I think it’s ok for teachers to sell resources for their own financial gain.
Whilst I myself have never sold anything I’ve created, for some, selling resources may be a necessity. Take this crass example I put forward on Twitter earlier today, for instance:
For a single teacher with three kids to look after, selling a PowerPoint on the use of Metaphor in 19th century literature for £3.49, may be the difference between his kids eating branded crisps in the playground or risking the wrath of those ruthless playground bullies who look upon store-branded crisps with a scorn that beggars belief.*
This teacher should feel no shame in selling his resources.
There may also be a teacher who wants to sell her worksheet on Oxbow lakes for 99p so she can put it towards a brand new pair of NMDs.
This teacher should feel no shame in selling her resources.
Because, the job we do-teaching- is noble within and of itself. That is, if you are giving your all, and doing the very best for the students in your care, from half 8 till half 3, that is honourable and you should feel proud of what you do and what you give. Because you do give during those hours, all the time, constantly.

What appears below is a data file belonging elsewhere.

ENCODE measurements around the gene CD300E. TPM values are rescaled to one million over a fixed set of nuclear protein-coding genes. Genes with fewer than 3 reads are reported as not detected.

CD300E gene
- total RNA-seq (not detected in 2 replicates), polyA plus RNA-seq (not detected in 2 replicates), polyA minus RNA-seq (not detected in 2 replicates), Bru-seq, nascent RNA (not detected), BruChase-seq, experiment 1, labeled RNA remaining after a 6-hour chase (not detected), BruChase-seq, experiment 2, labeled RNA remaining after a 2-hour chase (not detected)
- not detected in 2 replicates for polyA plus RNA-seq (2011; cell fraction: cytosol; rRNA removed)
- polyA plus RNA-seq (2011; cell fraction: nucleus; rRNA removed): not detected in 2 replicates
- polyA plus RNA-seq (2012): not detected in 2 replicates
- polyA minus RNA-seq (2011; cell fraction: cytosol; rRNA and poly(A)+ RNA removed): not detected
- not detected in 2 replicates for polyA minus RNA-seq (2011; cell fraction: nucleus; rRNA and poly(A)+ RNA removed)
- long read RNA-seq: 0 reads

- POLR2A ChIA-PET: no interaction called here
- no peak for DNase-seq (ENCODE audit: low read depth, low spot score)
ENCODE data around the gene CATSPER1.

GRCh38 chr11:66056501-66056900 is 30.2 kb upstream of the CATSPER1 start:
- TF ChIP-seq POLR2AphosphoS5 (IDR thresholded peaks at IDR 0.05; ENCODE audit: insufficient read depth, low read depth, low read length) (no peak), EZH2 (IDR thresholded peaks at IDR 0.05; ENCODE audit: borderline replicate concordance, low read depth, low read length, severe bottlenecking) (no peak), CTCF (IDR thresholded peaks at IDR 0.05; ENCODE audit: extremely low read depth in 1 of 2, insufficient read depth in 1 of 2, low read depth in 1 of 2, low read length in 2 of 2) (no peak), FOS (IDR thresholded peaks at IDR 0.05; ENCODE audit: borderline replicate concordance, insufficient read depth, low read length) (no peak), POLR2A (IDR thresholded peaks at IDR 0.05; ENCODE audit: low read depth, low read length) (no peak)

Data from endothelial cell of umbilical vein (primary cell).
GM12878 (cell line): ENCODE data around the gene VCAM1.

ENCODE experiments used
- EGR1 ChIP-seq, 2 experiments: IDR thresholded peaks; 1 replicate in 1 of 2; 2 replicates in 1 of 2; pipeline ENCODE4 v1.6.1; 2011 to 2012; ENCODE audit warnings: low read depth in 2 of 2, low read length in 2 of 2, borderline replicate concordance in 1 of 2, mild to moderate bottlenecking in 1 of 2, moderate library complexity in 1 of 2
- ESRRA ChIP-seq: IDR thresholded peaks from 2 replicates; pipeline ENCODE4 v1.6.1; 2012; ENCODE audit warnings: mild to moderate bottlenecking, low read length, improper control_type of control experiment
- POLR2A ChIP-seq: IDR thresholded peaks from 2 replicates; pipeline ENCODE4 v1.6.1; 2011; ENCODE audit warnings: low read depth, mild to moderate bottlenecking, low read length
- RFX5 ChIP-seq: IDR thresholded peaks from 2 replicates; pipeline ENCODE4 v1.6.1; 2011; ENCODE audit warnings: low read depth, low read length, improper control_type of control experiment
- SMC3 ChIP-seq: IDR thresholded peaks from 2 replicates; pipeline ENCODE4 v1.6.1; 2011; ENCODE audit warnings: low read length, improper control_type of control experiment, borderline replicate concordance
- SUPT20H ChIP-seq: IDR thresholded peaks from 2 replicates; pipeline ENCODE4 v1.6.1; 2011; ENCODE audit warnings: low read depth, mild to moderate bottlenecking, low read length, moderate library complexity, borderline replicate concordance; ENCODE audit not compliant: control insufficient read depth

Going home and selling a worksheet or a SOW or a PowerPoint does not make you greedy.
Back to the hypothetical Dad of three I mentioned above. James Theobald asked (and I paraphrase), ‘What if this Dad needs resources? Isn’t it unfair that he should have to pay for them? Considering.’
At first I was stumped. I had only considered the point of view of the seller; the teacher who sells resources, rather than buys them. And so yes, I concede, it does seem unfair, considering, that this Dad must pay for knowledge.
In spite of the metaphors we constantly use to equate knowledge with monetary wealth, knowledge isn’t money.
See, the money needed to feed, clothe and enrich our families cannot be acquired the way money can. A conversation with a colleague will give you a new way of approaching a topic, but it won’t earn you a fiver. A book from a library can leave your mind full of new ideas but it won’t leave you with jangling pockets. A school-funded training course will help you understand how to plan your lessons a little better, but it won’t leave you flush.
So my advice to the financially struggling teacher who wants to spend money buying resources my advice would be this: talk to a colleague, read a book, listen to an expert. Spend your money elsewhere. And maybe sell something.
*However crass this example may sound, it’s real.
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Reblogged this on The Echo Chamber.